Brady Vannoy DUI Defense
I was extremely fortunate to learn from one of the pioneers of national DUI Defense. While employeed at the Joye Law Firm, I attended the 2008 National College for DUI Defense’s Summer Conference in Cambridge, Massachussets along with other conferences where DUI defense was the topic of discussion. I remain active in the South Carolina Association of Criminal Defense Lawyers and the National Association of Criminal Defense Lawyers. I am also the chair of the Berkeley County Bar’s Criminal Defense Section.
Every client I interview in a DUI case receives a free interview and case evaluation. If retained, I take that person’s paperwork and open a file and begin the process of defending that individual. Normally, this includes the initial step of filing discovery motions, requesting adminstrative hearings and temporary driving privileges (if applicable), and protecting court appearances.
I take pride in taking a very personal approach to client care. I consider myself very accessable to answer all my client calls and have a policy of returning all calls within 24 hours. What everyone needs to understand is that DUI cases are “opinion based offenses”. They are extremely subjective for the most part and there are very few that possess a “smoking gun”.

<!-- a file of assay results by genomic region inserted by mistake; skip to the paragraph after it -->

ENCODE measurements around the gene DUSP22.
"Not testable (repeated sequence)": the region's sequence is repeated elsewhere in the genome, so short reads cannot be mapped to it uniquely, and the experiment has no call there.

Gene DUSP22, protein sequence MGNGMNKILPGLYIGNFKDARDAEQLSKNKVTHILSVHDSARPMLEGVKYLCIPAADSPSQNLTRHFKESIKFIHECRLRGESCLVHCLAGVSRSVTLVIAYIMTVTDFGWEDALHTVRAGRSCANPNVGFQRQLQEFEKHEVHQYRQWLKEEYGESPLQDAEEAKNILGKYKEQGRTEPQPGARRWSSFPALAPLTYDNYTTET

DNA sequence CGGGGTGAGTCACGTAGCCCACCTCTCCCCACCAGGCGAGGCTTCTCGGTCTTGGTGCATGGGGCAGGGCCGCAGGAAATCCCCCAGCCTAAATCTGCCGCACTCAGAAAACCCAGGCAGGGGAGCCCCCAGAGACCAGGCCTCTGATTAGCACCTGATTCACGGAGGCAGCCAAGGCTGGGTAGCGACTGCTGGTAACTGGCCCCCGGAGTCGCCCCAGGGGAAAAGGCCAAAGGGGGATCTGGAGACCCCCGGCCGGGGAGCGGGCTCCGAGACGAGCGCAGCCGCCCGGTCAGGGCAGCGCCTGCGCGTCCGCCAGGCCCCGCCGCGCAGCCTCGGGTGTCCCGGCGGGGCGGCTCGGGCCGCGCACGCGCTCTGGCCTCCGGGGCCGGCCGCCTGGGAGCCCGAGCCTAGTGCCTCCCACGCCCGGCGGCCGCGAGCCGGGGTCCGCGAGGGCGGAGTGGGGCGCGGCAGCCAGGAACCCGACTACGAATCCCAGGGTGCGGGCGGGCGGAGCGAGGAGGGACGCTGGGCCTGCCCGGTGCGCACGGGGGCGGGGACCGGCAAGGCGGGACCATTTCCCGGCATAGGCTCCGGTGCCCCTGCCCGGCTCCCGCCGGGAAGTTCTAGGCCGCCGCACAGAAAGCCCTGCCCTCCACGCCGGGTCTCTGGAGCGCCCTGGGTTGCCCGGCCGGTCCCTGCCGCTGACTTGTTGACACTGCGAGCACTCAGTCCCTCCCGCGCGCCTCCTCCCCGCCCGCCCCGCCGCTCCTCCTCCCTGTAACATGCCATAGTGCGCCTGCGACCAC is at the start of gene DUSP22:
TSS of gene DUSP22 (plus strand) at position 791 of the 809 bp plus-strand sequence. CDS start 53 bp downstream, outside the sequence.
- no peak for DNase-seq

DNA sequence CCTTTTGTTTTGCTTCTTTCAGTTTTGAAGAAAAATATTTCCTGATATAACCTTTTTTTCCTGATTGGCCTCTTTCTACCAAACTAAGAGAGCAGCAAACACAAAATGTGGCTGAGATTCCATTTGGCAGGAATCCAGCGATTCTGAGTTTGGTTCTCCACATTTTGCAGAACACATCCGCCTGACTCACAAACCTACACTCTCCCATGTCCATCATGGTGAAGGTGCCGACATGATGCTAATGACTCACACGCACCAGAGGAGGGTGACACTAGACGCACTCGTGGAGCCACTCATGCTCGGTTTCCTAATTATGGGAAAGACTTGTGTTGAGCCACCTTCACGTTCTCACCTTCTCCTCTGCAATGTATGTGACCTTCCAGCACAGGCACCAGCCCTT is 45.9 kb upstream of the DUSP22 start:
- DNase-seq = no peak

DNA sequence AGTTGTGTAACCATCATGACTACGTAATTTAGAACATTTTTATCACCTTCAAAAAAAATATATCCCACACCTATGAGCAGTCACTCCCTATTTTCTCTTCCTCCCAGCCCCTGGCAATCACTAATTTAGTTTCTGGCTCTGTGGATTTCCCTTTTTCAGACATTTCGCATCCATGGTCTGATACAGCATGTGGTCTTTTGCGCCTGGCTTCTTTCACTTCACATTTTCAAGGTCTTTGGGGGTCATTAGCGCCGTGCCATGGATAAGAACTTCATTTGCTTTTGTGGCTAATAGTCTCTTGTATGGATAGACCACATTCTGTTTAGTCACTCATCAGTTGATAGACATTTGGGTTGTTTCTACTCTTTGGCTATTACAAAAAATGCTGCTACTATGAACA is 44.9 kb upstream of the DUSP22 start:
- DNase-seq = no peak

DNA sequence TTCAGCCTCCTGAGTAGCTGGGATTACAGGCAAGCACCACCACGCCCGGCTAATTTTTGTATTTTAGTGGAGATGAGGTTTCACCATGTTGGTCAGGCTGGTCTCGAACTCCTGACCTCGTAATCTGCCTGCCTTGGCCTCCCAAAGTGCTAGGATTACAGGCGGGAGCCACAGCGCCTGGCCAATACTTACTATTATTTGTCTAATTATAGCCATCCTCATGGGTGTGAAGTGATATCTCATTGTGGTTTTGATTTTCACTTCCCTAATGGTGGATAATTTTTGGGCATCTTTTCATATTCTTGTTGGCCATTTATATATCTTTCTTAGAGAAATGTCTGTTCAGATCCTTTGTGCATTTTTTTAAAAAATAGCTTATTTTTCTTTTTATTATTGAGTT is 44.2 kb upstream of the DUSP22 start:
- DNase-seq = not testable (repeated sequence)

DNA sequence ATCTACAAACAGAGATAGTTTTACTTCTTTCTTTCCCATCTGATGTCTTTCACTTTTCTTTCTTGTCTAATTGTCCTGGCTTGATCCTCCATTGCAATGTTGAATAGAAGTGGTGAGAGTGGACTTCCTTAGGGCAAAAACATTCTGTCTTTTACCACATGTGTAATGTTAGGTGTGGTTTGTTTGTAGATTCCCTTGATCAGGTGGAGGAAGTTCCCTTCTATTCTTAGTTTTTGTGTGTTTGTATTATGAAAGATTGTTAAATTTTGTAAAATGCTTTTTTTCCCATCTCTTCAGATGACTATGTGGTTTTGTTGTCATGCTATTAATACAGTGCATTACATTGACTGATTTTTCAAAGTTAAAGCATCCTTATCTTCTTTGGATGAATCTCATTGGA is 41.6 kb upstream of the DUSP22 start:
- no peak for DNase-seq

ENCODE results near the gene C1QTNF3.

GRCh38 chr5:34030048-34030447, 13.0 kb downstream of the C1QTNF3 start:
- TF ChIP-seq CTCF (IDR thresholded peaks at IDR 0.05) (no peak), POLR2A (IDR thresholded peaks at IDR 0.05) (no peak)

I take pride in defending DUI cases. If you have questions about a DUI or any other legal matter, please contact my office for a confidential interview.
General Information on SC State DUI Defense
First off, in South Carolina, it is not unlawful to drive a vehicle after consuming alcohol. Our DUI law states that it is unlawful to operate a motor vehicle under the influence of alcohol or other intoxicants to such an extent that one’s mental and physical faculties are materially and appreciably impaired to such a degree that they cannot safely operate a motor vehicle. In essence, this means that an officer has to make a personal opinion as to whether you are impaired before making an arrest. We do have an offense in this State that penalizes for an “unlawful alcohol concentration” but it is a separate and distinct offense than DUI. So, how does an officer know if someone is impaired?
The 4th Amendment to the United States Constitution prohibits unreasonable searches and seizures. A traffic stop is a “seizure” for purposes of the 4th Amendment and therefore must have a Constitutional basis. Before one can be arrested for DUI, the officer has to make a personal decision that there is probable cause that the accused is materially and appreciably impaired. However, it should be noted that probable cause is not reasonable doubt and that the burden of probable cause is far below the burden of proof required to convict.